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Reel Time Fishing Northwest

Mark Yuasa covers fishing and outdoors in the Pacific Northwest.

July 29, 2011 at 8:07 PM

Triploid rainbow trout fishery opens next month in section of Columbia River

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Triploid trout that escaped in June from the Rufus Woods Reservoir net pens will now become fair game for anglers on a 17-mile stretch of the Columbia River between Bridgeport and Brewster.

Beginning Aug. 1-31, anglers will be allowed to catch and keep triploid rainbow trout in the from the Highway 173 Bridge in Brewster to the Highway 17 Bridge in Bridgeport.

Many of these triploids have now passed downstream into the Wells pool area below Chief Joseph Dam, according to Jeff Korth, a state Fish and Wildlife biologist.

Pacific Seafoods, which owns the net-pen facility, estimates that 117,500 triploids escaped in June through a breach in a net-pen. Many of those fish are 4 to 5 pounds apiece.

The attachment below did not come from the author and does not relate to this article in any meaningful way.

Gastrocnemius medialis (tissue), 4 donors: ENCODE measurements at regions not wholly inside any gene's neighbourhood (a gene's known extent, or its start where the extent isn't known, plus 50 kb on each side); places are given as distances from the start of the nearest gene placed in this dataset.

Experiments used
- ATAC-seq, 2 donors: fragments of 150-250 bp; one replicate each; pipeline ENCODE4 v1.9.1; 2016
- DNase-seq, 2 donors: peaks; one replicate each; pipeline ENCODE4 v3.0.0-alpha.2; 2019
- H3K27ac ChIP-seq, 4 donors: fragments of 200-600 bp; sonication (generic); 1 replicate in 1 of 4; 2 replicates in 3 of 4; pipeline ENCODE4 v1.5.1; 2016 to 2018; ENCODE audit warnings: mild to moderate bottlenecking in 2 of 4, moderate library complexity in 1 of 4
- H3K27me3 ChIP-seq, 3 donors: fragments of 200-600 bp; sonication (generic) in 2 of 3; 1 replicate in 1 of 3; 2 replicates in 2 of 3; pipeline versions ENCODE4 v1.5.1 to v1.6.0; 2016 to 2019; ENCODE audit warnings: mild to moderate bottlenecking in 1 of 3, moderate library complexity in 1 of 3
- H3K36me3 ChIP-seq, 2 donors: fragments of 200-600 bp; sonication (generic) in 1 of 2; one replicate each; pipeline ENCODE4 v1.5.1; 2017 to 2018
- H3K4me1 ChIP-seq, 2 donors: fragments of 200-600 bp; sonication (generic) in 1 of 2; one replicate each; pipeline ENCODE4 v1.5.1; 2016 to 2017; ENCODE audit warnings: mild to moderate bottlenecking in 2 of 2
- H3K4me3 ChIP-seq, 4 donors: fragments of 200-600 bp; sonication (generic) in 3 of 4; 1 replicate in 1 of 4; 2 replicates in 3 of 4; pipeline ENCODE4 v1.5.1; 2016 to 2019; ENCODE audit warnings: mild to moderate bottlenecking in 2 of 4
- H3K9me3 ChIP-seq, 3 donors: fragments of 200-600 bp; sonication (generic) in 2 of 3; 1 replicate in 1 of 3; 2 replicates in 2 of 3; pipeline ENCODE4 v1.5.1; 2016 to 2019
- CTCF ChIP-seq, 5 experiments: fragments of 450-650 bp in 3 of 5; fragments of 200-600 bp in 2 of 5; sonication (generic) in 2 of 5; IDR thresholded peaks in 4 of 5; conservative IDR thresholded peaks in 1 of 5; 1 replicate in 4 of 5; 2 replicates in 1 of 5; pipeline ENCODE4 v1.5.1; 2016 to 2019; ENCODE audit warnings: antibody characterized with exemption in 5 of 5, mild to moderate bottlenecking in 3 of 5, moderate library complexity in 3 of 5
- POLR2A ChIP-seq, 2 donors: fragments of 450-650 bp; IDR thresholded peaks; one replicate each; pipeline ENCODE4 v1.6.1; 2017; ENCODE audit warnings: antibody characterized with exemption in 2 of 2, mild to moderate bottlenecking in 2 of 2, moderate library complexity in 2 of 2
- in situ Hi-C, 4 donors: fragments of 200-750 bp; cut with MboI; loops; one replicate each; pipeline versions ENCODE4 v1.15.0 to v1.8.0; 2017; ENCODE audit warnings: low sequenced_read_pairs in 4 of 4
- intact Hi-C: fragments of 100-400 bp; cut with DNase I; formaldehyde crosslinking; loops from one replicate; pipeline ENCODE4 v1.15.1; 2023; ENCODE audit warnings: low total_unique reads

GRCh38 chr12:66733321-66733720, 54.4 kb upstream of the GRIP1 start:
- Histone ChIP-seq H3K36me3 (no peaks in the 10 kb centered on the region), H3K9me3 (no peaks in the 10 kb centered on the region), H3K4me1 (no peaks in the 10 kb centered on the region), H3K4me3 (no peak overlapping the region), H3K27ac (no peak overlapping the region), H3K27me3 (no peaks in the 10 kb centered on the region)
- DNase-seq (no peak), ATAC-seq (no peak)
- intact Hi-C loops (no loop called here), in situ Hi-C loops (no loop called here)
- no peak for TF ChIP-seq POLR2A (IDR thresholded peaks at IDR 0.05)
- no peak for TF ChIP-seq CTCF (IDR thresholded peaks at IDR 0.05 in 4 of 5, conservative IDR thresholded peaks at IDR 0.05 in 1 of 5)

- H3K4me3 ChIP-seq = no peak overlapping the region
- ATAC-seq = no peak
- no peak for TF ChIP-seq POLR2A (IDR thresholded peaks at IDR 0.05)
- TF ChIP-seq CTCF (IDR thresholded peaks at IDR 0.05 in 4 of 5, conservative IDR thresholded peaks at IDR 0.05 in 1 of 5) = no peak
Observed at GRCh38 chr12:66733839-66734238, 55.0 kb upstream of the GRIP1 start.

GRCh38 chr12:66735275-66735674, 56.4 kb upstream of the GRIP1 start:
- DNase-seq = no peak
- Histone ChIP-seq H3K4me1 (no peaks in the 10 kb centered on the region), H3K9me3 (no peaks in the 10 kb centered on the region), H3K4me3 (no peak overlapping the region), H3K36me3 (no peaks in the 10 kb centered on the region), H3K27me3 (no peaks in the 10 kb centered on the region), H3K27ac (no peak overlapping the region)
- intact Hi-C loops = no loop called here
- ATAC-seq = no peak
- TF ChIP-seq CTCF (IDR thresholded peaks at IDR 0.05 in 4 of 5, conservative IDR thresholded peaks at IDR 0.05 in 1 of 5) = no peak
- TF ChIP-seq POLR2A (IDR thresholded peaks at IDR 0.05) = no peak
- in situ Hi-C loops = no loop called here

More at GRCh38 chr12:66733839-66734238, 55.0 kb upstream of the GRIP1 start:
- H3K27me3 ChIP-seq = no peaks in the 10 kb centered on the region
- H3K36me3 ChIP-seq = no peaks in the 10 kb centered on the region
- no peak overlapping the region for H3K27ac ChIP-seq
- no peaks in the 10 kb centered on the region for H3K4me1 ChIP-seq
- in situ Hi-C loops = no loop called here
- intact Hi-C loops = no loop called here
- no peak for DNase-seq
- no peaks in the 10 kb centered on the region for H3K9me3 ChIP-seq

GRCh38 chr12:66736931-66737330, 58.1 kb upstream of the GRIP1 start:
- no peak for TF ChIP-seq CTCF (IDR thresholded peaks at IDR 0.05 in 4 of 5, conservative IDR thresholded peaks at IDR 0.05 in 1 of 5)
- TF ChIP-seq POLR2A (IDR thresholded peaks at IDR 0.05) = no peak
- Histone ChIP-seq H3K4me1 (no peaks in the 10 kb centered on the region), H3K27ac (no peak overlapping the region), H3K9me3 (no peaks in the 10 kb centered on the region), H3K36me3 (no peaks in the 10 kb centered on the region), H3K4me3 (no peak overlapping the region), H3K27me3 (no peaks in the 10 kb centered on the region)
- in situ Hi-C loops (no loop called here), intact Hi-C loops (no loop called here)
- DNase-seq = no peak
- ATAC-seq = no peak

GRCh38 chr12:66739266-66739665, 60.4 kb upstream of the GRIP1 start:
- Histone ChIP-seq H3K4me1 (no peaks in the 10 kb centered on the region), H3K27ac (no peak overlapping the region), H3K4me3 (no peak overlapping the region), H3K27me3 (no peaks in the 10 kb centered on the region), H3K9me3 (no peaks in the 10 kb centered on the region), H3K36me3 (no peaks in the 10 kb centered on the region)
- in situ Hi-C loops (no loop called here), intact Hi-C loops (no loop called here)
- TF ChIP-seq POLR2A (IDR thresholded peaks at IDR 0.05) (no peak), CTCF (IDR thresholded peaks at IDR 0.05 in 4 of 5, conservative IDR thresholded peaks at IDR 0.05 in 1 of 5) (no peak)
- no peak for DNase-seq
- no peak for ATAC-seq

“Anglers have been catching those fish in Rufus Woods Reservoir for the past couple of months, which is great,” Korth said in a news release. “But we do have some concerns about the growing number of triploids turning up below Chief Joseph Dam, because they could interfere with juvenile steelhead downstream.”

Korth said the triploids are “voracious” eaters and could pose a threat to juvenile steelhead, some of which are listed for protection under the federal Endangered Species Act.

The daily limit will be four triploid rainbow trout, with a minimum size 12 inches. All steelhead must be released, and must not be completely removed from the water.

Most steelhead do not start arriving in the area until September, but Korth said anglers should be aware of the differences between a steelhead and a triploid rainbow trout.

Signs will be posted at all boat launches that list distinguishing features of the two types of fish. The fishery will be heavily monitored, Korth said.

“The differences are pretty obvious,” he said. “Triploids are big and fat, while steelhead are long and skinny. But if there’s any doubt, anglers should release the fish back into the water.”

(Photo of triploid rainbow trout courtesy of Washington Department of Fish and Wildlife)

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